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Pa. woman dies in head-on collision with driver wanted by police

One of the things we learn as young drivers and again as we become much older is to drive defensively. This means keeping a close eye out for hazardous weather or road conditions, emergency vehicles and other cars that could cause an accident. Defensive driving is safer than passive or aggressive driving because we're more prepared for something to go wrong. But there are some circumstances no one can anticipate.

A woman was killed last weekend in a head-on collision in Penn Hills, Pennsylvania, on Saturday afternoon. She was only a half-mile from her home when a woman who was fleeing from police ran into her. According to police reports, the driver in the other car was speeding when an officer in an approaching police car saw her run a red light. The officer passed the car and then attempted to turn around to pull her over. He was attempting to catch up to her when the driver slammed head-on into another car, killing the woman driving it instantly.

A woman who was driving on the same road just before the crash recalled what she saw. "I looked in the rearview mirror and I saw police lights. I pulled over but (the driver) almost hit me," she said. "Then I saw the young lady dead. Just to see that ... the way the car was smashed and she was in it. It was so sad. I've been praying and thinking about her family."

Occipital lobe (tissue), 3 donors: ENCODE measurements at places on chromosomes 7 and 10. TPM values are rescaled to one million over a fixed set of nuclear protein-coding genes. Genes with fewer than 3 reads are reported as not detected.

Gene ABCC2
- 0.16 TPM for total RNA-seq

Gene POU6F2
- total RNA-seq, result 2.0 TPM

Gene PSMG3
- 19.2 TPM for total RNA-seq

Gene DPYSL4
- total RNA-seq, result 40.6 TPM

The driver wanted by police was taken to a hospital with two broken legs, and her passenger suffered a head injury. The driver, who was on probation in two counties and didn't have a valid driver's license, according to police, is expected to face charges of homicide by vehicle, involuntary manslaughter and other offenses. But even a conviction and lengthy prison sentence won't bring back the woman who died in the collision. Her family may choose to file a wrongful death lawsuit to ease the pain of their loss, or at least cover the expenses of putting her to rest.

Source: PittsburghLive.com, "Police: SUV ran light before fatal Penn Hills chase," Bobby Kerlik and Margaret Harding, Feb. 21, 2012

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